But I loved the music. Wild and free, tunes went on and on, meandering out to the moon and beyond. I danced to the throbbing music by myself, arms waving, eyes closed, and pretended to be moved by life. I floated through the laughter, music, and excitement of the night in a dark bubble of my own making, and it was cold inside, very cold, but the less that was known of me, the safer I was. In my stolen bell-bottom jeans and flowered shirts, I looked just like them but I never would be, and I doubted that their precious, shallow love would save me if they knew.

In the day, I had to have my sleep, and in an alley behind a row of shabby Victorian houses, I'd found my den — an abandoned garage with crumbled gingerbread trim. Perhaps it was a stable once. I covered the windows with old blankets I stole from revelers in the park, and stuffed the chinks in the wood with newspaper to keep out the damaging light. Under the floorboards beneath my bed I kept a suitcase with all that was valuable to me: a meager portion of my native soil, without which I could not sleep, and a painted portrait of those I once held dear. I curled above that suitcase every day, in a deep, sodden coma, too full of rich human blood to bother with the rats that shared my home.

It was there, one misty morning, groggy with the need to sleep off excess, that I found the cat.

It must have squeezed under the ill-fitting doors looking for shelter from the damp night air. Woken by my return, it crouched on my pile of blankets in a dusty corner behind a stack of old tires and stared warily at me.

"Lucky for you I've had my dinner, tabby," I said. "Now off with you."

It should have been scared, animals ran from me, but instead it hissed.

Somehow, the absurdity made me laugh.

My laughter made it crouch lower, and its ears flattened. It edged away, and I saw how skinny it was and weak. For a second I remembered crawling in the forest newly made, starving, and too stunned to know that blood was now my food. Just then, one of the occasional rats chose to make an ill-advised dash across the floor.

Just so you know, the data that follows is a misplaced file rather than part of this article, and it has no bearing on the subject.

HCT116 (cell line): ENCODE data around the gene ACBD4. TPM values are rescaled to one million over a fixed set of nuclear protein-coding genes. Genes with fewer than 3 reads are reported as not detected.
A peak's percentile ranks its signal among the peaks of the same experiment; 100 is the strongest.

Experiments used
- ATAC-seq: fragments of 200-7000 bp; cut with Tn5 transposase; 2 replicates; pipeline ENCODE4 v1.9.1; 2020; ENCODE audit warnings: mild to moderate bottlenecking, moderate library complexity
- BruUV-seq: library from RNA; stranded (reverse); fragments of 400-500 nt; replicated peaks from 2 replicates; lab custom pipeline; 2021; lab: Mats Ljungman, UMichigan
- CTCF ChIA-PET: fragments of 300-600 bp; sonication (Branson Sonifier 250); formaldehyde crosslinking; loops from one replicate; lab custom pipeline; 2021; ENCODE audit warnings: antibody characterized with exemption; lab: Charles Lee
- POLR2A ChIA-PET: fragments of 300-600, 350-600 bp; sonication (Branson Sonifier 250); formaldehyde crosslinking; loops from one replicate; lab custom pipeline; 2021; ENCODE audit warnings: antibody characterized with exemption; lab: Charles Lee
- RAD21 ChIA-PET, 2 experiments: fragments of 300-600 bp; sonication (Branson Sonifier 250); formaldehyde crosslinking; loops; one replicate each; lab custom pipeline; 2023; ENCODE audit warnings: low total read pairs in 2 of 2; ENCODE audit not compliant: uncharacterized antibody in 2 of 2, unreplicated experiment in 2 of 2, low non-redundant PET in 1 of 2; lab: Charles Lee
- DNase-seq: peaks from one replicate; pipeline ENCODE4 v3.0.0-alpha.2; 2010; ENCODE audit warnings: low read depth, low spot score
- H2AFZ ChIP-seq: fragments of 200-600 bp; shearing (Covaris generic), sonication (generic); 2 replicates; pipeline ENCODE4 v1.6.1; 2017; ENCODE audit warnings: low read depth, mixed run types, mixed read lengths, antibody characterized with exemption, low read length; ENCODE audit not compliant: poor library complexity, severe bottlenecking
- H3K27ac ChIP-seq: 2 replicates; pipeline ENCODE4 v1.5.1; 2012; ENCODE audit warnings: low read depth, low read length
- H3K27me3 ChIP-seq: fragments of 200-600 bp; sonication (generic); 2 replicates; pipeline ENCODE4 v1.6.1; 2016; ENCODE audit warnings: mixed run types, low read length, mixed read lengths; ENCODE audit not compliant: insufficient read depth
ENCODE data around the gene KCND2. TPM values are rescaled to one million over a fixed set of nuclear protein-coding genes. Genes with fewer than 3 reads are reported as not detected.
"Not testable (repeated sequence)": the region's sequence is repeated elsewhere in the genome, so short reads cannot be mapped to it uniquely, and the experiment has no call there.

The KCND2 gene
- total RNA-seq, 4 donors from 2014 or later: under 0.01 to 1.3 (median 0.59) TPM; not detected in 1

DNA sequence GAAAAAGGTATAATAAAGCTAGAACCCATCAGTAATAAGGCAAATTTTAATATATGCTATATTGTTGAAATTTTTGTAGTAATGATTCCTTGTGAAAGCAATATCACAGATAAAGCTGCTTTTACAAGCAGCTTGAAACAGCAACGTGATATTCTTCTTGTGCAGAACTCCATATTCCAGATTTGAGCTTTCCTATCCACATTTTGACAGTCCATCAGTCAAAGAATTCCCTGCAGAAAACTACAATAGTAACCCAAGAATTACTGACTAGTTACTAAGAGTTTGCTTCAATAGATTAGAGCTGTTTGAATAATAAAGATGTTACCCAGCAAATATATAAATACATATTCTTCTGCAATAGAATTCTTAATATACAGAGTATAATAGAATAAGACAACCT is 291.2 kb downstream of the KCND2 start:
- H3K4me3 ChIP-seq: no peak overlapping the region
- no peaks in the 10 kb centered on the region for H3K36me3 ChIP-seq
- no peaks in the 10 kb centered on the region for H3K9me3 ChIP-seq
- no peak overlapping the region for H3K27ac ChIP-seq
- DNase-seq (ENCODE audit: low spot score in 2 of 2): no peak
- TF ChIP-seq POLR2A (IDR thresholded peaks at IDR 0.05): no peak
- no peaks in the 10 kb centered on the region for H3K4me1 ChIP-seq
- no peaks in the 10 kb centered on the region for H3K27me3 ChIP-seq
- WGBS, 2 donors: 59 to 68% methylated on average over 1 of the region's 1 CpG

I don't know why I did it, curiosity perhaps, but I snatched the squealing rat up. I tore the creature open with my teeth and tossed it near the cat. The cat flinched but didn't run.

"Well, there you are, puss," I said. "Food with your lodging. What are you waiting for?"

Slowly it crept from the shadows and finally sniffed the corpse. I could see then it was female. It didn't take her long to recognize a meal, and she wolfed the rat meat down so fast, I feared she would vomit.

"Steady on," I warned. "I don't care to share my den with cat puke."

When she'd finished I flung the remnants under the door and stuffed the crack with an old coat. Ignoring the cat, I sank to my bed and took my crimson sleep.

The cat shot out the door the next evening as soon as it was opened, not surprising, as she had managed to spend the entire night without soiling the floor. I didn't expect to see her again.

I was wrong.

"Summer of Love" copyright © 2001 by Annette Curtis Klause

Reading Group Guide

About the Book


“ . . . Hilarious and poignant . . . An upbeat and reassuring novel that encourages preteens and teens to celebrate their individuality.” —Publishers Weekly



« “Howe tells the truth about the pain and anger caused by jeers and name-calling in a fast, funny, tender story that will touch readers.” —Booklist, starred review

Bobby, Skeezie, Addie, and Joe are “the misfits.” Bobby is fat. Skeezie dresses like it’s 1957. Addie is tall, brainy, and outspoken. And Joe is gay. They’re used to being called names, but they know they’re better than the names they’re called.